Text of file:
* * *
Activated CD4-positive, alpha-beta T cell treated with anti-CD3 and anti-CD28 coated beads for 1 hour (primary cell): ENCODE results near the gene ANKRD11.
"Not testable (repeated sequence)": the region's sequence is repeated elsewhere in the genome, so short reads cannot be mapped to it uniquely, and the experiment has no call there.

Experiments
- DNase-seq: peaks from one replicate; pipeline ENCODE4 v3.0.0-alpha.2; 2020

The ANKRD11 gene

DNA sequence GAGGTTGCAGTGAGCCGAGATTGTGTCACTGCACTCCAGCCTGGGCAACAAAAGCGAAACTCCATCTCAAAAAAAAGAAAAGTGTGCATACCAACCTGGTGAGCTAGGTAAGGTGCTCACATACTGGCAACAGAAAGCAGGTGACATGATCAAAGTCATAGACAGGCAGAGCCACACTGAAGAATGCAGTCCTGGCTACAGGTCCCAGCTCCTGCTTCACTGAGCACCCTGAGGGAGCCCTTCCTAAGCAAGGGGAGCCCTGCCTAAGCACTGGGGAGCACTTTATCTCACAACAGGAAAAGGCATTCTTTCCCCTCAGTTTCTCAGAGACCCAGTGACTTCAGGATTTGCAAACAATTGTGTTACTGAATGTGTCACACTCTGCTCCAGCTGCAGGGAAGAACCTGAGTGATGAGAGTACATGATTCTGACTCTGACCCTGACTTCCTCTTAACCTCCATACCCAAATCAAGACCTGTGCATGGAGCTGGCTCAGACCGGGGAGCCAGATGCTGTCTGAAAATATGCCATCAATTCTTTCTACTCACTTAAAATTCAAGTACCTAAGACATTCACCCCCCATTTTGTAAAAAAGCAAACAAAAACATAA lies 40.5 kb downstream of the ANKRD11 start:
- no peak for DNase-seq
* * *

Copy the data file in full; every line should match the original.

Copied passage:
Activated CD4-positive, alpha-beta T cell treated with anti-CD3 and anti-CD28 coated beads for 1 hour (primary cell): ENCODE results near the gene ANKRD11.
"Not testable (repeated sequence)": the region's sequence is repeated elsewhere in the genome, so short reads cannot be mapped to it uniquely, and the experiment has no call there.

Experiments
- DNase-seq: peaks from one replicate; pipeline ENCODE4 v3.0.0-alpha.2; 2020

The ANKRD11 gene

DNA sequence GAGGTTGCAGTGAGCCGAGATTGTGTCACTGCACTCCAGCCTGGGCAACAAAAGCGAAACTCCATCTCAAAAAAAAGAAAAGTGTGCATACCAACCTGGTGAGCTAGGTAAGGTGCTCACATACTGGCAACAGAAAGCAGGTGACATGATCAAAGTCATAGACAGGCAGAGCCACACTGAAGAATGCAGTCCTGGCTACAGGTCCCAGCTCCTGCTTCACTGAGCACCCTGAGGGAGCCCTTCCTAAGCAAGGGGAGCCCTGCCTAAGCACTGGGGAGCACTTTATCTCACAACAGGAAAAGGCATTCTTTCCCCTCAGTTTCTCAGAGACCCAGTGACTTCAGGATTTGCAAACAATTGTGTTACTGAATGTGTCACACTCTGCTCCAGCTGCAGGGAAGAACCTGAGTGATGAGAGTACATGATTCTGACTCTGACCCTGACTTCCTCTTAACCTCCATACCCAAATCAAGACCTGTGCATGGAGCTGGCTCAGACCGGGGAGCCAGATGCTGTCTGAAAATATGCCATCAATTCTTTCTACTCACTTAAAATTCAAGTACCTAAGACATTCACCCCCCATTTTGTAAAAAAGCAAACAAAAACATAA lies 40.5 kb downstream of the ANKRD11 start:
- no peak for DNase-seq